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A look at the school, the races and the future of this unique 'sport'
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Sarah Storey sets the pace in Great Britain's gold medal ride in the women's team pursuit.
May become first Briton to compete in both Paralympics and Olympic Games
Great Britain's Sarah Storey, along with teammates Laura Trott and Wendy Houvenaghel, earned a gold medal in the women's team pursuit on Thursday at the UCI Track World Cup in Cali, Colombia. Her performance in Cali brings her one step closer to a groundbreaking 2012 season as next year Storey may become the first British athlete to compete in both the Olympic Games and Paralympics.
The 34-year-old Briton, born without a left hand, first emerged as a world-class athlete in swimming. She won two golds, three silvers and a bronze at the 1992 Paralympics in Barcelona as a 14-year-old and continued winning swimming medals in three more Paralympics before switching to cycling in 2005. At the 2008 Paralympics in Beijing, Storey won two gold medals in cycling, claiming the individual pursuit and time trial titles.
While a swimmer, Storey also competed in able-bodied competition, and that has continued when she made the switch to cycling.
"I've always competed in able-bodied competition," Storey told Cyclingnews in Cali. "When I was a swimmer I raced [with able-bodied competitors] before I even realized the Paralympics existed, trying to compete for national titles in swimming.
"When I made the transition into cycling it seemed an obvious way to compete a lot more. Racing is what you train for and there's far more able-bodied races than there are paracycling races. Ultimately I just want to try and be the best I can be and when I go back to paracycling and show just what an elite sport it is.
"Everyone's fighting for gold medals, the same as we are here tonight, so for me it's just about making myself as fast as I can, make myself better and better every time and just see how far I can take my legs, my heart and my brain."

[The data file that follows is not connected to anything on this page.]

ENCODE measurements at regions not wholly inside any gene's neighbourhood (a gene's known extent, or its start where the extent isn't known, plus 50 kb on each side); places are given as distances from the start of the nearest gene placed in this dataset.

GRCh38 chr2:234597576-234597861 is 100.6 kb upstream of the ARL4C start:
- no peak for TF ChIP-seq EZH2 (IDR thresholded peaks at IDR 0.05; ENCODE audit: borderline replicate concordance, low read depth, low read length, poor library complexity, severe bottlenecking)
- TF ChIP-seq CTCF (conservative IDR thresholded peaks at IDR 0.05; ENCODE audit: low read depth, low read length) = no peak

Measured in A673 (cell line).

Storey's team pursuit gold medal in World Cup competition was her second, with her first coming in the previous season's World Cup finale on home soil in Manchester, England. Storey, along with teammates Wendy Houvenaghel and Joanna Rowsell, qualified fastest with a new British record of 3:20.962 and then re-set the mark in their gold medal-winning ride, clocking 3:19.767, the second-fastest 3,000m team pursuit time ever recorded. Only the United States National Team has gone faster, as Sarah Hammer, Lauren Tamayo and Dotsie Bausch set the current world record of 3:19.569 at the 2010 Panamerican Games.
"I was so fortunate to compete in Manchester in front of a home crowd, a completely full velodrome back in Manchester, and now to compete in front of a full velodrome over here in Colombia is just amazing and I feel very privileged," said Storey.
While Storey's priority is to defend her Paralympic gold medals earned in 2008 in Beijing at the 2012 Paralympics in London, she has her sites set on an unprecedented double next year as she seeks to make the British team for both the Olympic Games and the Paralympics, made even more special by the Games being hosted by her native Great Britain.
"Obviously a home Games is what every athlete wishes for," said Storey. "We were fortunate in Manchester to take the Commonwealth Games in 2002. I was able to swim there and that was just an amazing experience. To have the entire world, not just the Commonwealth, come home and be in our venues and be on our home turf is going to be just sensational.
"I can't wait to see the whole world arrive and to fight it out for those medals. If I can get somewhere close to defending those titles I won in Beijing I'll be a happy girl. Anything else will be a huge bonus."